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May 16, 2022

Rapid Neutron Capture: Astronomers Discover “Gold Standard” Star in Milky Way

Posted by in categories: chemistry, physics, space

A team of astronomers led by University of Michigan’s Ian Roederer and including Carnegie’s Erika Holmbeck have identified the widest range of elements yet observed in a star beyond our own Sun. Their findings will be published in The Astrophysical Journal Supplement Series.

The researchers identified 65 elements in the star, which is called HD 222925. Of these, 42 are from the bottom of the periodic table. Their identification will help astronomers better understand rapid neutron capture process — one of the main methods by which the universe’s heavy elements were created.

“To the best of my knowledge, that’s a record for any object beyond our Solar System. And what makes this star so unique is that it has a very high relative proportion of the elements listed along the bottom two-thirds of the periodic table. We even detected gold,” explained Roederer, a former Carnegie postdoc. “These elements were made by the rapid neutron capture process. That’s really the thing we’re trying to study: the physics in understanding how, where and when those elements were made.”

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May 16, 2022

Canadian Telescope Delivers Deepest-Ever Radio View of Cosmic Web

Posted by in category: space

Data from the CHIME radio observatory are a milestone in the quest to discover the hidden origins of universal structure.

May 15, 2022

The window

Posted by in category: space

The window is closing soon to send your name around the Moon.

Sign up for free and get a custom boarding pass for the NASA Artemis I flight: nasa.gov/wearegoing

May 15, 2022

Asteroid mining: Helping to meet Earth’s natural resource demands

Posted by in category: space

With Earth’s natural resources running out, people are looking to mineral-rich asteroids to meet demand.

May 15, 2022

Making a Magnetosphere for Mars

Posted by in categories: engineering, environmental, space

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We believe Mars may once have had oceans and sky, but lost them from a lack of a magnetosphere. How does this happen, and how can we create a magnetosphere for Mars so we can terraform and live on it?

International Space Development Conference Registration: https://isdc2022.nss.org.
Martian Magnetosphere paper by R.A. Bamford: https://arxiv.org/abs/2111.06887
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May 14, 2022

Space Has Invisible Walls Created by Mysterious ‘Symmetrons,’ Scientists Propose

Posted by in categories: particle physics, space

Inara TabirAdmin.

As a trans woman this is a dream I yearn for.

J Bear BellOk. I can’t see it ever being a popular choice amongst traditionally gendered men, but for a trans woman this could be a huge and amazing gift.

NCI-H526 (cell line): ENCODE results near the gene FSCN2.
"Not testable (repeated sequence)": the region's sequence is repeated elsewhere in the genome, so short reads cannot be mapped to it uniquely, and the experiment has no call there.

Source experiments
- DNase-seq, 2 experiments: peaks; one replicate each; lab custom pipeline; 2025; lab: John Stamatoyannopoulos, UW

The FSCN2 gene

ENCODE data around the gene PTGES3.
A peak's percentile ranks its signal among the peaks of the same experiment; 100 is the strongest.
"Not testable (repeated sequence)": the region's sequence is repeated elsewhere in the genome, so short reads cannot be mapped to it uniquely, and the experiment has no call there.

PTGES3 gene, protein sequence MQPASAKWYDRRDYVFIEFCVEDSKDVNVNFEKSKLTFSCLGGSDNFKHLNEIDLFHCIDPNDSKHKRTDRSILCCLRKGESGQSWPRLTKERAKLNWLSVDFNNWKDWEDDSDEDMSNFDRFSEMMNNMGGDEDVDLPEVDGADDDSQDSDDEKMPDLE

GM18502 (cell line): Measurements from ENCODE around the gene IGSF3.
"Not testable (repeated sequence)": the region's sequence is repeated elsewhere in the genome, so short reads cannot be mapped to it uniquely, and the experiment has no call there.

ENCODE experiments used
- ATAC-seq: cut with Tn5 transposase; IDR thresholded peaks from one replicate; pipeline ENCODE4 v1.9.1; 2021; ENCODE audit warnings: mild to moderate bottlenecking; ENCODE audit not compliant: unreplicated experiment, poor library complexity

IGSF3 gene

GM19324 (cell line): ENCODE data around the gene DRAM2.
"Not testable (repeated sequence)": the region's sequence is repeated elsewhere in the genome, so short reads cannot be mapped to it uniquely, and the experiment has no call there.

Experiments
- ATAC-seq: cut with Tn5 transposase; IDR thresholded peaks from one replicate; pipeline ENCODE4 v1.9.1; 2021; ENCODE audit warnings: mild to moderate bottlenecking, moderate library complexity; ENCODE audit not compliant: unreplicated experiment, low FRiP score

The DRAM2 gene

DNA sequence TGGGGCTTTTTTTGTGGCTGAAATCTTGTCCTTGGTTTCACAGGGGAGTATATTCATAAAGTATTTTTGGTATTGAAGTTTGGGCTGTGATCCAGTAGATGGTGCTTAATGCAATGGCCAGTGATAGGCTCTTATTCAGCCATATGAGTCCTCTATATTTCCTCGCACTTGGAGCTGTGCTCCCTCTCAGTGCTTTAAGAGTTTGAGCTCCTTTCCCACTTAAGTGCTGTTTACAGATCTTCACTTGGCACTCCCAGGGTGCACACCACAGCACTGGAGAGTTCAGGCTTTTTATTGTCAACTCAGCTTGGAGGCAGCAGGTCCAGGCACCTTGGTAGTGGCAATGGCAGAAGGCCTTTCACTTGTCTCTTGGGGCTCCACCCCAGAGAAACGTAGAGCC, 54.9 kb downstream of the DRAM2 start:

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May 14, 2022

NASA’s ailing Mars lander captures the biggest Marsquake yet

Posted by in category: space

While Insight may soon go offline, Mars decided to give it at least one last show, jolting the craft with a 5.0 magnitude marsquake.

May 14, 2022

NASA InSight Still Hunting Marsquakes as Power Runs Down (News Audio + Visuals)

Posted by in categories: energy, space

In November 2018, NASA InSight landed in the Elysium Planitia region of Mars with the goal of studying the planet’s deep interior for the first time by using seismic signals to learn more about the properties of the planet’s crust, mantle, and core. Join us live at 11 a.m. PT (2 p.m. ET/1800 UTC) on May 17 as agency leadership and mission team members highlight the spacecraft’s science accomplishments, share details on its power situation, and discuss its future.

Speakers:
Lori Glaze, director of NASA’s Planetary Science Division at NASA Headquarters.
Bruce Banerdt, InSight principal investigator, NASA’s Jet Propulsion Laboratory.
Kathya Zamora Garcia, InSight deputy project manager, JPL

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May 14, 2022

Mysterious invisible walls may have been discovered in outer space

Posted by in categories: particle physics, space

“Scientists suspect that a ”fifth force” may be at work in space. This force, which they believe is mediated by a hypothetical particle called a symmetron is responsible for creating invisible walls in space.

The walls aren’t necessarily like the walls of a room. Instead, they are more like barriers. And, they could help explain an intriguing part of space that has left astronomers scratching their heads for quite a while.

BGR.

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May 14, 2022

Astronomers might’ve discovered why Saturn’s moon Titan looks like Earth

Posted by in category: space

Titan looks suspiciously like our own planet when you observe it. However, Saturn’s moon and our own Earth couldn’t be any more different. Where landscapes are made of silicate-based sediments on Earth, many believe Titan’s landscapes are made of solid organic compounds. As such, they should be much more fragile than Earth’s. A new study may have figured out how the landscapes on Titan came to be.

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